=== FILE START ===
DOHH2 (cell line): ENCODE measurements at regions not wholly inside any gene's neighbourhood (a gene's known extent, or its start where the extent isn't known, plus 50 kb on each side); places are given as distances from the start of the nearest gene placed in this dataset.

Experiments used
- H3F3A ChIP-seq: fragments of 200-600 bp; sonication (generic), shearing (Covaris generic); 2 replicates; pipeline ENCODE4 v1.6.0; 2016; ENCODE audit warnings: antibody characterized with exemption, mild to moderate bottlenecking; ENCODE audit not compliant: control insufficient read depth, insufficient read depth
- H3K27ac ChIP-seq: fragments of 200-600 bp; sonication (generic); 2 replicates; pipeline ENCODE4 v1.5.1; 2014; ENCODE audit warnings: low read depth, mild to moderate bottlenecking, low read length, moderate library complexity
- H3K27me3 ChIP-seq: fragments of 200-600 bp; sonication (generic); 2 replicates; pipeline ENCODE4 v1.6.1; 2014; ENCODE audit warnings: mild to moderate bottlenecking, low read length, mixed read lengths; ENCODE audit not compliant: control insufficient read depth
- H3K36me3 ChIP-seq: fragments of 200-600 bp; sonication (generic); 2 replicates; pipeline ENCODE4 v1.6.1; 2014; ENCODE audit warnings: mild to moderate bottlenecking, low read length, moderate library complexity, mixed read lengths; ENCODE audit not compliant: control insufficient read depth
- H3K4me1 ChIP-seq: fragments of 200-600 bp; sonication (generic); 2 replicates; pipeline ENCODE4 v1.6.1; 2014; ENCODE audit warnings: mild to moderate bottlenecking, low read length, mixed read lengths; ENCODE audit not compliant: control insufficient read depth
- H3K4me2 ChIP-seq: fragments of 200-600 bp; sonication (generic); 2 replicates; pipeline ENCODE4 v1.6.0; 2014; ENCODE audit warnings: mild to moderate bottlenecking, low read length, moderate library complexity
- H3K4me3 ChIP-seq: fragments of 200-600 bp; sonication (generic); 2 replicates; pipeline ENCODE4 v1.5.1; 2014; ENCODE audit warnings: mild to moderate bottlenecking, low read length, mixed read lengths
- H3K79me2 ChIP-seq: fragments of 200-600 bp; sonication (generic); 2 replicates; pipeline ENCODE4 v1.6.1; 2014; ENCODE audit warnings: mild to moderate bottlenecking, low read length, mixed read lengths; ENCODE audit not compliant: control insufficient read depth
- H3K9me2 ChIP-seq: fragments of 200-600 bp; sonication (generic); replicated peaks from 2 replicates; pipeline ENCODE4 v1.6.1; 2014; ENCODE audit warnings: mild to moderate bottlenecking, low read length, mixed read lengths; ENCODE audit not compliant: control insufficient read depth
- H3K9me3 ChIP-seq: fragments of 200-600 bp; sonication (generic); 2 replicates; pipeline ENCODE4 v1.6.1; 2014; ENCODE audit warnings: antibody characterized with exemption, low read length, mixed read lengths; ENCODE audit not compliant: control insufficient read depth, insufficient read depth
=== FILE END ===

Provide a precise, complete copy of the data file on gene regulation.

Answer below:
DOHH2 (cell line): ENCODE measurements at regions not wholly inside any gene's neighbourhood (a gene's known extent, or its start where the extent isn't known, plus 50 kb on each side); places are given as distances from the start of the nearest gene placed in this dataset.

Experiments used
- H3F3A ChIP-seq: fragments of 200-600 bp; sonication (generic), shearing (Covaris generic); 2 replicates; pipeline ENCODE4 v1.6.0; 2016; ENCODE audit warnings: antibody characterized with exemption, mild to moderate bottlenecking; ENCODE audit not compliant: control insufficient read depth, insufficient read depth
- H3K27ac ChIP-seq: fragments of 200-600 bp; sonication (generic); 2 replicates; pipeline ENCODE4 v1.5.1; 2014; ENCODE audit warnings: low read depth, mild to moderate bottlenecking, low read length, moderate library complexity
- H3K27me3 ChIP-seq: fragments of 200-600 bp; sonication (generic); 2 replicates; pipeline ENCODE4 v1.6.1; 2014; ENCODE audit warnings: mild to moderate bottlenecking, low read length, mixed read lengths; ENCODE audit not compliant: control insufficient read depth
- H3K36me3 ChIP-seq: fragments of 200-600 bp; sonication (generic); 2 replicates; pipeline ENCODE4 v1.6.1; 2014; ENCODE audit warnings: mild to moderate bottlenecking, low read length, moderate library complexity, mixed read lengths; ENCODE audit not compliant: control insufficient read depth
- H3K4me1 ChIP-seq: fragments of 200-600 bp; sonication (generic); 2 replicates; pipeline ENCODE4 v1.6.1; 2014; ENCODE audit warnings: mild to moderate bottlenecking, low read length, mixed read lengths; ENCODE audit not compliant: control insufficient read depth
- H3K4me2 ChIP-seq: fragments of 200-600 bp; sonication (generic); 2 replicates; pipeline ENCODE4 v1.6.0; 2014; ENCODE audit warnings: mild to moderate bottlenecking, low read length, moderate library complexity
- H3K4me3 ChIP-seq: fragments of 200-600 bp; sonication (generic); 2 replicates; pipeline ENCODE4 v1.5.1; 2014; ENCODE audit warnings: mild to moderate bottlenecking, low read length, mixed read lengths
- H3K79me2 ChIP-seq: fragments of 200-600 bp; sonication (generic); 2 replicates; pipeline ENCODE4 v1.6.1; 2014; ENCODE audit warnings: mild to moderate bottlenecking, low read length, mixed read lengths; ENCODE audit not compliant: control insufficient read depth
- H3K9me2 ChIP-seq: fragments of 200-600 bp; sonication (generic); replicated peaks from 2 replicates; pipeline ENCODE4 v1.6.1; 2014; ENCODE audit warnings: mild to moderate bottlenecking, low read length, mixed read lengths; ENCODE audit not compliant: control insufficient read depth
- H3K9me3 ChIP-seq: fragments of 200-600 bp; sonication (generic); 2 replicates; pipeline ENCODE4 v1.6.1; 2014; ENCODE audit warnings: antibody characterized with exemption, low read length, mixed read lengths; ENCODE audit not compliant: control insufficient read depth, insufficient read depth